Helpful 11 pin relay socket for High-Risk Applications
Reliable 11 pin relay socket Designs for Industrial and Industrial Applications
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KEST PF113A 11-pin general purpose relay socket rail mount.
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dannyboyminn asked Blinkers won't work, Hazards will, fuses are good, I'm thinking turn lever, any other Ideas? 99 Firebird?
My blinker lights are always on ( suppose to operate like that for daytime purposes) However my blinkers won't work anymore, I check the fuse it's good, then I check to see if the hazards would work and they do, so that leads me to believe that its somthing with the lever. Which I don't know how to change or even get into it. I'm also thinking there has to be some type of time delay or relay board that has to Cutt power to the blinkers on and off but i'm not sure, Anyway if sombody knows anything about this or has a good idea let me know, How much it cost, Thank you
And got the following answer:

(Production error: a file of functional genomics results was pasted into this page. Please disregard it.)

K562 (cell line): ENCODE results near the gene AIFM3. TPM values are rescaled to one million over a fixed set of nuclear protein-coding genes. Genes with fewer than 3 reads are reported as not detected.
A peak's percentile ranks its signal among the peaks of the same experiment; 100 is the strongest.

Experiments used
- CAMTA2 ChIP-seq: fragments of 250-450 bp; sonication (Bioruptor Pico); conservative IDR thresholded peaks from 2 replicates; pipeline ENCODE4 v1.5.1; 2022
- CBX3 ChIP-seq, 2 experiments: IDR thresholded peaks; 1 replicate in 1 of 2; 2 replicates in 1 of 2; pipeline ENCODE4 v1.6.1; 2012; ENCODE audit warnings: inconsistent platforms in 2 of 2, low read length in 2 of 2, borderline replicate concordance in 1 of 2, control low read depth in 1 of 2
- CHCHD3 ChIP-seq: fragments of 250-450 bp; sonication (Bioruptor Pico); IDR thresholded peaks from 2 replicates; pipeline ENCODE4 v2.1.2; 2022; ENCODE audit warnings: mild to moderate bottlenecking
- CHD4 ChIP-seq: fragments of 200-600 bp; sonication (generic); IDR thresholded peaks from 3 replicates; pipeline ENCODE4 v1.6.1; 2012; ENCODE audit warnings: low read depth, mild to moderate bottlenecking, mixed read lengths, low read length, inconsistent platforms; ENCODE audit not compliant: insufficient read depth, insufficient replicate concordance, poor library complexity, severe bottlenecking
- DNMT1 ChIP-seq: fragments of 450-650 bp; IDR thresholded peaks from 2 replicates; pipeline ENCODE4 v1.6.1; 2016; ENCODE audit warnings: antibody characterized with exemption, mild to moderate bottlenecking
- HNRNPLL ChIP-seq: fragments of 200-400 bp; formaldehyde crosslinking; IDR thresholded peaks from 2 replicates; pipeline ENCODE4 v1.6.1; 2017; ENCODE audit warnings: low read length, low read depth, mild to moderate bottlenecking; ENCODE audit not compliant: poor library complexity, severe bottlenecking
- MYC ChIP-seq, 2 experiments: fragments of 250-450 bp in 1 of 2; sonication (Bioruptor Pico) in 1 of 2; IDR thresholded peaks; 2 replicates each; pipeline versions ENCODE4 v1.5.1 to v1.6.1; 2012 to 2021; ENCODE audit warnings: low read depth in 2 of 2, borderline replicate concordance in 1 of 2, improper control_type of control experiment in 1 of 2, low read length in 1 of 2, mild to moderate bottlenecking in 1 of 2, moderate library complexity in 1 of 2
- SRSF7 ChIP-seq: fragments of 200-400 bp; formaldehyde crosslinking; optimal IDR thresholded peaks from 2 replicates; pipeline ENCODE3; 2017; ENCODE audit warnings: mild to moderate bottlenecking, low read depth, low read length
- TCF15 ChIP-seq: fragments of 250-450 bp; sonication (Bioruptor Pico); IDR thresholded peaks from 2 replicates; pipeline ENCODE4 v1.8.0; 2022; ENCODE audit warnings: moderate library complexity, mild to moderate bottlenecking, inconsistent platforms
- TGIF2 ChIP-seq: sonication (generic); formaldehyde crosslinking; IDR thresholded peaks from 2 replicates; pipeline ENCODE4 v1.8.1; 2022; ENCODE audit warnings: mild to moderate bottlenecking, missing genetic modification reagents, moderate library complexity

If both turn signal sides don't work, then it may be the flasher but its a good idea to perform the following test anyway to make sure. Do both the parking lights (low intensity) and DRLs (high intensity) work?. 1.) Turn on the hazards and walk around the car 2.) Look for any bulbs that aren't blinking (that are supposed to blink) or are blinking erratically 3.) When you find the problem bulb, turn off the hazards 4.) Inspect the problem bulb and its socket. Either the bulb blew or the socket has corroded. There are two filaments in most of the signal bulbs. Its possible that the bright filament (signal) broke and the dim filament (parking) didn't. 5.) Replace the bulb or repair/replace the socket (which ever was the problem). Usually its just a blown bulb. 6.) Use dielectric grease on the bulb base and socket to help keep water out of the connection. If everything works properly with the hazards, but neither side works with the signals, then the signals flasher may need to be replaced. The 4th-gen f-body has two flasher modules. One for the left/right signal and one for the hazards. The same flasher operates both the left and right signals. That is why it cannot be the problem if one side works and the other doesn't. Before you start tearing into the dash and under it, be sure to confirm you have no power at the actual sockets. To test the turn signal switch, Gain access to the bottom of the steering column. Follow the wires coming from under the steering column until you find the harness. There you will find the inputs and outputs of the switch. Below is the color code of the wires you will need to test. Purple - Input power to the switch. Outputs from the switch: Light Blue - Left Front blinker Dark Blue - Right Front blinker Yellow - Left Rear blinker Green - Right Rear blinker Take a test light get a good ground, with the ign in the on position, engage the turn signal side you will test. First test for power hitting the switch purple wire. Then test outputs for each blinker. You should have power on all of the above to make sure the switch is good. The only real difference between the front signals and the rear is that the front gets routed through the Daytime Running Light module. It's possible that there is some problem with the DRL module especially if someone tried to disable the DRLs.. You can test these possibilities at the DRL module. Remove the radio and you will find the DRL module mounted to the defroster duct behind the radio to the right of the opening. It is a black box about the size of a pack of cigarettes with two 8-pin connectors (one black and one blue). You're going to want to use a test light or multimeter with a sharp point so that you can check outputs with the connector still attached to the module. Turn on the ignition and the left turn signal. Check that you get power at the light blue with white wire in the black connector. If so then the turn signal switch is working properly. Next, test for power output at the light blue wire (no white stripe) - also in the black connector. If not then the DRL module is faulty and should be replaced. You can confirm this by unplugging the black connector and shorting the light blue with white wire to the light blue wire to see if this makes the turn signals work (in other words, bypassing the DRL module). Note that in both cases this power would normally be flashing but yours don't flash so we just want to check continuity. If you don't get power on the light blue with white wire at the DRL module then you should suspect the turn signal switch. You can test this at connector C216 which is an 11-pin black single-row connector at the base of the steering column. With the ignition and left turn signal on, check that you have power in the purple wire (this is the power input to the switch from the flasher). Then check for power in the light blue with white wire (this is the left signal output from the switch). If you have power going in but not coming out then you can safely assume that the switch is faulty. It's probably not the grounds. The two sides are not directly related to each other (i.e. they are completely separate circuits from the DRL module forward and have separate grounds)
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